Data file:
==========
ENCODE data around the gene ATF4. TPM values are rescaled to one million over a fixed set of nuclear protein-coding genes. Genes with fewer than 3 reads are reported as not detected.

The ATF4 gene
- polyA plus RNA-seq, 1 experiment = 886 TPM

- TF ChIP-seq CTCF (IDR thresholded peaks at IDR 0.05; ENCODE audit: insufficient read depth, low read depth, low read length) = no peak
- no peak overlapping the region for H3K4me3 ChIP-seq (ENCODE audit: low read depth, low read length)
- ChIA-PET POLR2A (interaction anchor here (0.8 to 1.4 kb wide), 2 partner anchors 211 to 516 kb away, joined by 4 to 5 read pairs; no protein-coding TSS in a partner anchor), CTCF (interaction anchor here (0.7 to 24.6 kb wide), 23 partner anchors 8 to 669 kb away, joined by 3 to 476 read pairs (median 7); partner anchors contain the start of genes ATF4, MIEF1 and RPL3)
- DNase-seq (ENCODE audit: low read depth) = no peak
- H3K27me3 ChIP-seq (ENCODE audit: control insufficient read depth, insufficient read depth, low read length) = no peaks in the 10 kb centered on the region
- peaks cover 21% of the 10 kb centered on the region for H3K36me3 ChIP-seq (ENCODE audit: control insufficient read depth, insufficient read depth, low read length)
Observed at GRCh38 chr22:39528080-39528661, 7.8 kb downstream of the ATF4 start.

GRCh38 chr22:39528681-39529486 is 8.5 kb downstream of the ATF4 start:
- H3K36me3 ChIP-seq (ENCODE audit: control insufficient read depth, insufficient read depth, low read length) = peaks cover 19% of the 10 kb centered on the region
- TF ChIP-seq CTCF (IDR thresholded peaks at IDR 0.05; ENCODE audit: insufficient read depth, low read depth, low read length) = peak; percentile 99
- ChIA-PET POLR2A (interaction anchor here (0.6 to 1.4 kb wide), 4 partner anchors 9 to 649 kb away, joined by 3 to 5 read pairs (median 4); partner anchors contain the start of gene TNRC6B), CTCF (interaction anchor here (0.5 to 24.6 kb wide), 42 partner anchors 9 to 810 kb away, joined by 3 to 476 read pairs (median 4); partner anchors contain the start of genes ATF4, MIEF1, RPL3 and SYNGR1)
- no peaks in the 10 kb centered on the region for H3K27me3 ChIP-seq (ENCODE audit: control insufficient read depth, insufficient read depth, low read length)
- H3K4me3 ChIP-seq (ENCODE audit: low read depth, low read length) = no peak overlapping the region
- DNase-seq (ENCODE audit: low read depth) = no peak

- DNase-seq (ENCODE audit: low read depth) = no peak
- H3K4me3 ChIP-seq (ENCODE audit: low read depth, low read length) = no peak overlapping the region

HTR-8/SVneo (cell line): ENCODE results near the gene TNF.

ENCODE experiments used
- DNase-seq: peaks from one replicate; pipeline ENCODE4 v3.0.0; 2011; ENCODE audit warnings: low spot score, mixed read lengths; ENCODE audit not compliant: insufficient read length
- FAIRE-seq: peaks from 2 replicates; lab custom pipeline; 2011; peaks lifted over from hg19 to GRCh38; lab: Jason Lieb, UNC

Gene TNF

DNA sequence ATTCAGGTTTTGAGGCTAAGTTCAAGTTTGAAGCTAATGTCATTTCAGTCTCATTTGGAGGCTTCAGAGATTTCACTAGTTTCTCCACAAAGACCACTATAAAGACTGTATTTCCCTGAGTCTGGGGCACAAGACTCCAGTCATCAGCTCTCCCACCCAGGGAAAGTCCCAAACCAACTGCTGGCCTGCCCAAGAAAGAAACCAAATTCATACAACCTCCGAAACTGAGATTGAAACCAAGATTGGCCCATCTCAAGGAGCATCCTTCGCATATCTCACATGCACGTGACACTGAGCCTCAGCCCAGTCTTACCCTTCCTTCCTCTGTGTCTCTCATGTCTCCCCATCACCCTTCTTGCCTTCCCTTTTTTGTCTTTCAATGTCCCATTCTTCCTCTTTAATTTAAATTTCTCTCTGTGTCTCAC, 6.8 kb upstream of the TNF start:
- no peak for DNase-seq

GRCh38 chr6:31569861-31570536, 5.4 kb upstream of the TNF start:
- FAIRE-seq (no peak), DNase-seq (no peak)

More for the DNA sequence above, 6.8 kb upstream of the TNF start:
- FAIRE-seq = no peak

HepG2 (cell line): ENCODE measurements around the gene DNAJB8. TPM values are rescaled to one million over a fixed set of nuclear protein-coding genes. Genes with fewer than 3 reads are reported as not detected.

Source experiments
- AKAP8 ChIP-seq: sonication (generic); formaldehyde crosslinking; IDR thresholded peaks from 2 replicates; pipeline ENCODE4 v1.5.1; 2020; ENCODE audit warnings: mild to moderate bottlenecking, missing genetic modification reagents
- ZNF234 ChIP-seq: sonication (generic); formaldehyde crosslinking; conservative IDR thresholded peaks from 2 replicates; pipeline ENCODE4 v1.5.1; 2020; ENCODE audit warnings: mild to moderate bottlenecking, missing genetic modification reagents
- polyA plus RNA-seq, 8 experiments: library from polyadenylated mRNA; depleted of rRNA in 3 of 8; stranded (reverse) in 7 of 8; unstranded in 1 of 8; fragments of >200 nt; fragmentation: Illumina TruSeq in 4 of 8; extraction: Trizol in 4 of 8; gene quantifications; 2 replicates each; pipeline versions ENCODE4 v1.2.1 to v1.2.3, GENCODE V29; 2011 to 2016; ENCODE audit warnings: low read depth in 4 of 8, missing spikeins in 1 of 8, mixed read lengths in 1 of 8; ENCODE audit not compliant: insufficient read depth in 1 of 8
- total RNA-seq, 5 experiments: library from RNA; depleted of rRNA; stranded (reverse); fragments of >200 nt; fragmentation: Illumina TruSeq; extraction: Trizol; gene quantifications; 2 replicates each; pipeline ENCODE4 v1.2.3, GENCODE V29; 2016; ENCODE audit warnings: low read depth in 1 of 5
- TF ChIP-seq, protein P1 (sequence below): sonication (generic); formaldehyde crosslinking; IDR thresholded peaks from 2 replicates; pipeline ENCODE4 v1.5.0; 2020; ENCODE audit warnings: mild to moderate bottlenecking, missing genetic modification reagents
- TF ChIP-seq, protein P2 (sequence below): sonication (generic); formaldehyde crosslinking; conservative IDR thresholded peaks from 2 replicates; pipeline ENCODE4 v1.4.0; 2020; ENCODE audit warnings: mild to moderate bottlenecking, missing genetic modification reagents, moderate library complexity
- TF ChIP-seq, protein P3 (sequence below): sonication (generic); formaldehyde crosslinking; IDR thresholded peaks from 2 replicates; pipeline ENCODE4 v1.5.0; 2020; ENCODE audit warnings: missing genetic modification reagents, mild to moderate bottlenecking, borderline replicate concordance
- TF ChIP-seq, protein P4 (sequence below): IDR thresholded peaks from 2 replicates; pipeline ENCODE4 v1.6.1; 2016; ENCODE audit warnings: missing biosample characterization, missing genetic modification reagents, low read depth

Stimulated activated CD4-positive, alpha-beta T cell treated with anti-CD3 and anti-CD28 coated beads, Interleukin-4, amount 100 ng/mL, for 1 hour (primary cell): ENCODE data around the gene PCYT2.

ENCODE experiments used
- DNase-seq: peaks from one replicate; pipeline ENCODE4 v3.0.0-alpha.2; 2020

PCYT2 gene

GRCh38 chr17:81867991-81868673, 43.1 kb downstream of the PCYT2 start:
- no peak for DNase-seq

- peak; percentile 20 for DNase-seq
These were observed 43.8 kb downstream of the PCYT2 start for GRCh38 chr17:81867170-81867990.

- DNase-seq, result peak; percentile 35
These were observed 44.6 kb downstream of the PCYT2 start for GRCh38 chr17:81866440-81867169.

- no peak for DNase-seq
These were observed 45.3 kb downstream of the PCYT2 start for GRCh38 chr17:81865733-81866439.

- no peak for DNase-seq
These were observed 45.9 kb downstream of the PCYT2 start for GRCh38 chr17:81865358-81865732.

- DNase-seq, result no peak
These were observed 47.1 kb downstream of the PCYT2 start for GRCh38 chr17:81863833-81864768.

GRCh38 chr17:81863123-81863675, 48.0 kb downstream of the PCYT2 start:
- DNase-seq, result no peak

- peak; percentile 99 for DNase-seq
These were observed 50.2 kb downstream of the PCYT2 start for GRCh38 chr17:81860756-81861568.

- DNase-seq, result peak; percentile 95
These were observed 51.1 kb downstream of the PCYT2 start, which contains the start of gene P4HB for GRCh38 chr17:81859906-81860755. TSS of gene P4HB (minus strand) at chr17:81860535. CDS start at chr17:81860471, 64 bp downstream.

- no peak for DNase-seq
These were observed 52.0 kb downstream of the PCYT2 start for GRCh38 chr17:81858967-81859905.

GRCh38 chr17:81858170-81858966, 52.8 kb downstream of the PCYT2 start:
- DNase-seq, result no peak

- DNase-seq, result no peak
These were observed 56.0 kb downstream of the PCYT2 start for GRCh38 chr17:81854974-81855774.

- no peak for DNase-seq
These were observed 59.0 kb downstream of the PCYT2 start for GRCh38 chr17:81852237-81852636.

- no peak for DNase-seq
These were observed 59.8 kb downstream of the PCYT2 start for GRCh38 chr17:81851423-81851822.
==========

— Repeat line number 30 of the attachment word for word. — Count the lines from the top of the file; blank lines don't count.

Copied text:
- FAIRE-seq = no peak